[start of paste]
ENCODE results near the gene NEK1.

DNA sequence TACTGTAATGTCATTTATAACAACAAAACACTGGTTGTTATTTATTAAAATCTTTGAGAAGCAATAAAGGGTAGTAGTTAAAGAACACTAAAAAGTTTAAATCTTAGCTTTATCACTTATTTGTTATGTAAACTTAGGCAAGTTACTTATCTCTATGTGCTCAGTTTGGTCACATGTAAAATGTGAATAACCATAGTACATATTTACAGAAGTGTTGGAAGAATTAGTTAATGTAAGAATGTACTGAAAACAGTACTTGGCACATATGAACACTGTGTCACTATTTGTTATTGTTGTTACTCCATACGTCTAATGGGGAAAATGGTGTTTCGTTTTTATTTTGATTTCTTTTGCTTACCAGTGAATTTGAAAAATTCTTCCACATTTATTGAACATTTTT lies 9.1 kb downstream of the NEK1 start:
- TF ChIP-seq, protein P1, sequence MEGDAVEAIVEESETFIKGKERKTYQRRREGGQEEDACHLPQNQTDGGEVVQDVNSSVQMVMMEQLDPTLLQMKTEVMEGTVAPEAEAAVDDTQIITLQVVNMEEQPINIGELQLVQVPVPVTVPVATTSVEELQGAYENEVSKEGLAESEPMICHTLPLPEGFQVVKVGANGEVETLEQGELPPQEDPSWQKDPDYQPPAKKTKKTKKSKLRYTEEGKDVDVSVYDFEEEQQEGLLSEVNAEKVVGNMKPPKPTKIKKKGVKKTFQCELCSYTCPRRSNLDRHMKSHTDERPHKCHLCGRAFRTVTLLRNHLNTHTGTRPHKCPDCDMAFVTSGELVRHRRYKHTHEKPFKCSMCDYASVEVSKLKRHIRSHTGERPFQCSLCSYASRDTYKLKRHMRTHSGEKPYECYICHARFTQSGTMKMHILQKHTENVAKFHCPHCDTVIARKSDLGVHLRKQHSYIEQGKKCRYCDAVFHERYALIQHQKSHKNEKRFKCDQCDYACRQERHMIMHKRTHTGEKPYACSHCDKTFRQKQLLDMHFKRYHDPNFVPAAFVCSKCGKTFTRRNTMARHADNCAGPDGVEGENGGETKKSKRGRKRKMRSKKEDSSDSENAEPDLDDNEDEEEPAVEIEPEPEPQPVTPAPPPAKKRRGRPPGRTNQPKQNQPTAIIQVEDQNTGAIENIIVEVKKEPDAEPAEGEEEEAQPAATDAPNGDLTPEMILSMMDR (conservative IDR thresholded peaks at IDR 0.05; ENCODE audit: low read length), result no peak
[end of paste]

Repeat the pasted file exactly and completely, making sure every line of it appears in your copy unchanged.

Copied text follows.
ENCODE results near the gene NEK1.

DNA sequence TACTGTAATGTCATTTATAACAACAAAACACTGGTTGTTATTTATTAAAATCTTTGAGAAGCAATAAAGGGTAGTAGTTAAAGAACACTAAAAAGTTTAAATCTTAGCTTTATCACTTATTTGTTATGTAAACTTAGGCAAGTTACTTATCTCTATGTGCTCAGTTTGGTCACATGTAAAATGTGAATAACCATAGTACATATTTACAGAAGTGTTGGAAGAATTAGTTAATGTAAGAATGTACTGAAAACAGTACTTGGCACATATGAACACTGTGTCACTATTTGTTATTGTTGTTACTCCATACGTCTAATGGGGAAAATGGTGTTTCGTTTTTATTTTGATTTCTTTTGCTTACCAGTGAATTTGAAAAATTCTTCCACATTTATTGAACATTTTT lies 9.1 kb downstream of the NEK1 start:
- TF ChIP-seq, protein P1, sequence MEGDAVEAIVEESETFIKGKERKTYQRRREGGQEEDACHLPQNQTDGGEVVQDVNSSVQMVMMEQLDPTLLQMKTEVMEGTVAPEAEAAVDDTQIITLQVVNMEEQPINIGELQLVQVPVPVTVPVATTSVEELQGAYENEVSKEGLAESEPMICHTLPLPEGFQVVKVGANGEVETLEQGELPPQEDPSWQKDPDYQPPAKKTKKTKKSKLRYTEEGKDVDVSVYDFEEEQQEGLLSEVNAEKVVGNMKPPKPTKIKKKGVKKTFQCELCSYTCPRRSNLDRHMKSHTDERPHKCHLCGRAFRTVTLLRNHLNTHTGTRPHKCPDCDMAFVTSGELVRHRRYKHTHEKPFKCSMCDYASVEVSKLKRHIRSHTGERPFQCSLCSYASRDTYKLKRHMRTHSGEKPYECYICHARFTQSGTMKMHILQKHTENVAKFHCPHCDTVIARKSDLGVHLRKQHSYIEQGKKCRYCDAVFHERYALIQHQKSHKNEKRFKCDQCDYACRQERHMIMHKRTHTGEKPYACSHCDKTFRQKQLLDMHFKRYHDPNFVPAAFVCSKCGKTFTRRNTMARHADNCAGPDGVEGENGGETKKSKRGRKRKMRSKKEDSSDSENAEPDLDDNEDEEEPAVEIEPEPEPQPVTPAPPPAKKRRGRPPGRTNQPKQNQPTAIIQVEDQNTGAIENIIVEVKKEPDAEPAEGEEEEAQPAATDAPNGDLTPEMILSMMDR (conservative IDR thresholded peaks at IDR 0.05; ENCODE audit: low read length), result no peak